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Interval Mapping of High Growth (Hg), a Major Locus That Increases Weight Gain in Mice

The Genetics Society of America
Publication Date
  • Investigations
  • Mathematics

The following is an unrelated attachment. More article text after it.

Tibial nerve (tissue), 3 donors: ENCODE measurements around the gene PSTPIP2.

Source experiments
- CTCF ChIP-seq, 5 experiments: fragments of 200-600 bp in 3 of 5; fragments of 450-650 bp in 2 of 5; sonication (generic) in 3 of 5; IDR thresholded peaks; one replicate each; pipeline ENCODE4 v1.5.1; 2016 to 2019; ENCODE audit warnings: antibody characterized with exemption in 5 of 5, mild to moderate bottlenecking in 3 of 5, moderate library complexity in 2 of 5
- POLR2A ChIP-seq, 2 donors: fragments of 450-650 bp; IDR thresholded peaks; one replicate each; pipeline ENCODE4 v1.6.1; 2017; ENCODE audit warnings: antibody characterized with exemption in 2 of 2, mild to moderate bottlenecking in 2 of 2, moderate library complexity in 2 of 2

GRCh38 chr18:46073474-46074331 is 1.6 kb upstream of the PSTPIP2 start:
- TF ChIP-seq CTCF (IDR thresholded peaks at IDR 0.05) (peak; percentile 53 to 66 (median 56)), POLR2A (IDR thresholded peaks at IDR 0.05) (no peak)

The high growth locus (hg) causes a major increase in weight gain and body size in mice. As a first step to map-based cloning of hg, we developed a genetic map of the hg-containing region using interval mapping of 403 F(2) from a C57BL/6J-hghg X CAST/EiJ cross. The maximum likelihood position of hg was at the chromosome 10 marker D10Mit41 (LOD = 24.8) in the F(2) females and 1.5 cM distal to D10Mit41 (LOD = 9.56) in the F(2) males with corresponding LOD 2 support intervals of 3.7 and 5.4 cM, respectively. The peak LOD scores were significantly higher than the estimated empirical threshold LOD values. The localization of hg by interval mapping was supported by a test cross of F(2) mice recombinant between the LOD 2 support interval and the flanking marker. The interval mapping and test-cross results indicate that hg is not allelic with candidate genes Igf1 or decorin (Dcn), a gene that was mapped close to hg in this study. The hg inheritance was recessive in females, although we could not reject recessive or additive inheritance in males. Possible causes for sex differences in peak LOD scores and for the distortion of transmission ratios observed in F(2) males are discussed. The genetic map of the hg region will facilitate further fine mapping and cloning of hg, and allow searches for a homologous quantitative trait locus affecting growth in humans and domestic animals.

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